That is exactly the reason why I used English for comments as well as variable names. Also, it feels more natural to me to do everything in the same language. Ever since I first touched a computer (now almost 50 years ago), it seemed more natural to use English for everything. The one exception I can recall was this Dutch effort at a localized programming language called ECOL based on ALGOL, using Dutch keywords for everything (so we had constructs like “ALS … DAN … ANDERS” instead of “IF … THEN … ELSE”.) I even created a small compiler for ECOL … but in the end it was just not really worth the effort, there are not that many keywords to learn in most programming languages anyway. Most of the effort in learning a new language goes into learning its ecosystem.

This is the result of a convenience feature: I7 treats an empty description as nonexistent. That is, if you have an object description which is the empty string, I7 gives the “see nothing special” response instead of printing a blank line. This is more intuitive for authors.

However, to do this, it has to resolve all the bracket-bits without printing anything! (It can’t tell whether "[phrase]" is the empty string without running the phrase.) So then you have to think about side effects when you write the phrase.

There’s no better solution, unfortunately. If it didn’t do this, the rules for when “you see nothing special” appears would be hard to explain.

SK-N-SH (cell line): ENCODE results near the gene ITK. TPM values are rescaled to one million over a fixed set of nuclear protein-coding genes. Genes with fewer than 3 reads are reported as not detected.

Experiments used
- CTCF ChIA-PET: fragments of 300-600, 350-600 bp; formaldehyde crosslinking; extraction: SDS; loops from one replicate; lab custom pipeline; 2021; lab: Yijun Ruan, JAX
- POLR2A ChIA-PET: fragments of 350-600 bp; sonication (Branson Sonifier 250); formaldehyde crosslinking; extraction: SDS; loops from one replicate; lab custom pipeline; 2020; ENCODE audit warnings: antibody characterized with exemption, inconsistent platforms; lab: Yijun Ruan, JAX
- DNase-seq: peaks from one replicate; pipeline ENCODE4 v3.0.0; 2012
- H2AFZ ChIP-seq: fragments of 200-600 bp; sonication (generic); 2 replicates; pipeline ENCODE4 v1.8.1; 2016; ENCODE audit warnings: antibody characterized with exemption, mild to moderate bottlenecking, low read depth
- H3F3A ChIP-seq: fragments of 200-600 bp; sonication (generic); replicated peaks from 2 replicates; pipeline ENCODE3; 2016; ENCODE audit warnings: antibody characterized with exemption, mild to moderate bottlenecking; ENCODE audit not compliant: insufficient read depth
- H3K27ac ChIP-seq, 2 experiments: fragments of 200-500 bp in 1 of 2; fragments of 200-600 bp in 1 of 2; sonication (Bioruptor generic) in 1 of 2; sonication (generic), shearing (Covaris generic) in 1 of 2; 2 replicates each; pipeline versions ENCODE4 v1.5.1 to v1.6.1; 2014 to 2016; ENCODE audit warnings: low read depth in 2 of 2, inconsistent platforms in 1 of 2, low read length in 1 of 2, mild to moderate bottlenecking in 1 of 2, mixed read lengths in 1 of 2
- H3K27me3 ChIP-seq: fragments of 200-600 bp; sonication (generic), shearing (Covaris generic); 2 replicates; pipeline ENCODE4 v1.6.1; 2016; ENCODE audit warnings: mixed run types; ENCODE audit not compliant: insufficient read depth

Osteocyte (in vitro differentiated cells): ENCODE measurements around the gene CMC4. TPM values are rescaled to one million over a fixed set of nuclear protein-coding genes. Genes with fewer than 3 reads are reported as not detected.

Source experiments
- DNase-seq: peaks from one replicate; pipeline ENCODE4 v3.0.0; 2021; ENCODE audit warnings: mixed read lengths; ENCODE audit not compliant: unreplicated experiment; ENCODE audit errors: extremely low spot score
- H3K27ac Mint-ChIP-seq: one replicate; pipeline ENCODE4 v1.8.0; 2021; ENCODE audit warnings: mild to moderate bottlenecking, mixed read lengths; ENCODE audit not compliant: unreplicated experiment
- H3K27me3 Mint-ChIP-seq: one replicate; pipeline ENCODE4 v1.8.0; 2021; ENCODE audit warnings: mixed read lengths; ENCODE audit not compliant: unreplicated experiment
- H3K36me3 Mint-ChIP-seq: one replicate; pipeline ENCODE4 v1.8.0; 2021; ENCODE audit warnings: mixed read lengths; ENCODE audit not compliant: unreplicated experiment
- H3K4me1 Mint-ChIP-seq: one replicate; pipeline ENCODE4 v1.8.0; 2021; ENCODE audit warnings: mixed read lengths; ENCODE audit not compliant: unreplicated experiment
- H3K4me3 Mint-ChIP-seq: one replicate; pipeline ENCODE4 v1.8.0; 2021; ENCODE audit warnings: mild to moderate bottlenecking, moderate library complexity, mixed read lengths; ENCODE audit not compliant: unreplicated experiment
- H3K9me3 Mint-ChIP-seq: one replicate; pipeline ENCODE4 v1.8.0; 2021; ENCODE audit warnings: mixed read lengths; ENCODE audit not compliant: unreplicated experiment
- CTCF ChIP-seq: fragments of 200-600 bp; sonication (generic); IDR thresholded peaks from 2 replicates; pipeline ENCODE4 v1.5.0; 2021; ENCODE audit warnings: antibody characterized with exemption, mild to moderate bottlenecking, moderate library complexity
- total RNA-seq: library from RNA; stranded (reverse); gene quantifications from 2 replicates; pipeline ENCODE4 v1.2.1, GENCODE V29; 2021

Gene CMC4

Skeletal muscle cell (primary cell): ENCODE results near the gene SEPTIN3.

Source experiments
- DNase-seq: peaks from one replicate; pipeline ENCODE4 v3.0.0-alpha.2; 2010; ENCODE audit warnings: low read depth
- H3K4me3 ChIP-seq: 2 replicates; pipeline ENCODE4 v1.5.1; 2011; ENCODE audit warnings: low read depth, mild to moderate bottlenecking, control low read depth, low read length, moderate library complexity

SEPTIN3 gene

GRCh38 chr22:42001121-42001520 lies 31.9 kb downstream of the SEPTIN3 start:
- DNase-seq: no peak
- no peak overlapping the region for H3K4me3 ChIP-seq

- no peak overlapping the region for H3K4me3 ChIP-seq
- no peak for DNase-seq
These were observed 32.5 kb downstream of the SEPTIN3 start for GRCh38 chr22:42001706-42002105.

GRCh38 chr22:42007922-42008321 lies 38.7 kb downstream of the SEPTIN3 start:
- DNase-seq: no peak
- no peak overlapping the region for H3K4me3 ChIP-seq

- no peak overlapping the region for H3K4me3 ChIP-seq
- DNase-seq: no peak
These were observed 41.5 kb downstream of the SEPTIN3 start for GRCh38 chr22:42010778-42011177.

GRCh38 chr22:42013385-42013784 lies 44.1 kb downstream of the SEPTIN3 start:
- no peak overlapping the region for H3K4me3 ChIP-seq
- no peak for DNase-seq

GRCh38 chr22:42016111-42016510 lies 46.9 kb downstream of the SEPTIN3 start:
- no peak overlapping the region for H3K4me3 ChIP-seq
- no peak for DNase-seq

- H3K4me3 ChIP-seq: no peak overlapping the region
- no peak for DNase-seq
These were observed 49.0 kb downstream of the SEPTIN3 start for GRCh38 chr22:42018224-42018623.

Well, I suppose it could have a special routine to resolve “[phrase]” to a buffer, then choose to print either the buffer or “you see nothing special…” if the buffer was empty…

That’s what it does. Resolving a phrase to a buffer means running the interpolated code inside it.

Right, but if the resolved text is then printed (if needed) directly from the buffer rather than resolving it a second time, the interpolated code is run only once, not twice, for each print. It’s the difference between

if "[my game-state changing routine]" is "", say "You see nothing special";
else say "[my game-state changing routine]".
[potentially runs my game-state changing routine twice]


let temp-text be the substituted form of "[my game-state changing routine]";
if temp-text is "", say "You see nothing special.";
else say temp-text.
[always runs my game-state changing routine once]

Unfortunately that plan still doesn’t match up to what the naive author expects. If the buffer winds up empty, you’ve run the interpolated code once but you print it zero times (because it’s a “see nothing special” response). Bugs still result.

Also, buffer printing doesn’t encode style changes, so you lose italics etc.

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Valid points. But what the naive author expects is conditional on context, I feel. If you want to increment a counter every time something is examined, for example, this scheme would work as expected.

It obviously would not work as expected if you were expecting your game-state changing code to run only when the special case didn’t apply. In that case you would I think have no option but to use the undocumented if expanding text for comparison purposes.... approach.

And that’s why I think it’s best to just not put things with side effects in a text, if possible. If you keep track of the number of examinings in a “carry out examining” rule instead, it’ll work as expected.